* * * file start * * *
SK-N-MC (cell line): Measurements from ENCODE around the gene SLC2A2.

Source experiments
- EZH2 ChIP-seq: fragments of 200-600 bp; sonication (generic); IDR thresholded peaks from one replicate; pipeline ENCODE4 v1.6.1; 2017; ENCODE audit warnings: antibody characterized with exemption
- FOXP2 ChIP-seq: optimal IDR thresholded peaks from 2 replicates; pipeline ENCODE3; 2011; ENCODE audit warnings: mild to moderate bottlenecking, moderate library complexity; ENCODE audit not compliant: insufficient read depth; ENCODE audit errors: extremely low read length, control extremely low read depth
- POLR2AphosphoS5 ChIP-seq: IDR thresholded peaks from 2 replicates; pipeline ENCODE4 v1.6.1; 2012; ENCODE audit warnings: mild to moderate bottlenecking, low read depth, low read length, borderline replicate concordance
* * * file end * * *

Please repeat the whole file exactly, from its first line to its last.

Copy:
SK-N-MC (cell line): Measurements from ENCODE around the gene SLC2A2.

Source experiments
- EZH2 ChIP-seq: fragments of 200-600 bp; sonication (generic); IDR thresholded peaks from one replicate; pipeline ENCODE4 v1.6.1; 2017; ENCODE audit warnings: antibody characterized with exemption
- FOXP2 ChIP-seq: optimal IDR thresholded peaks from 2 replicates; pipeline ENCODE3; 2011; ENCODE audit warnings: mild to moderate bottlenecking, moderate library complexity; ENCODE audit not compliant: insufficient read depth; ENCODE audit errors: extremely low read length, control extremely low read depth
- POLR2AphosphoS5 ChIP-seq: IDR thresholded peaks from 2 replicates; pipeline ENCODE4 v1.6.1; 2012; ENCODE audit warnings: mild to moderate bottlenecking, low read depth, low read length, borderline replicate concordance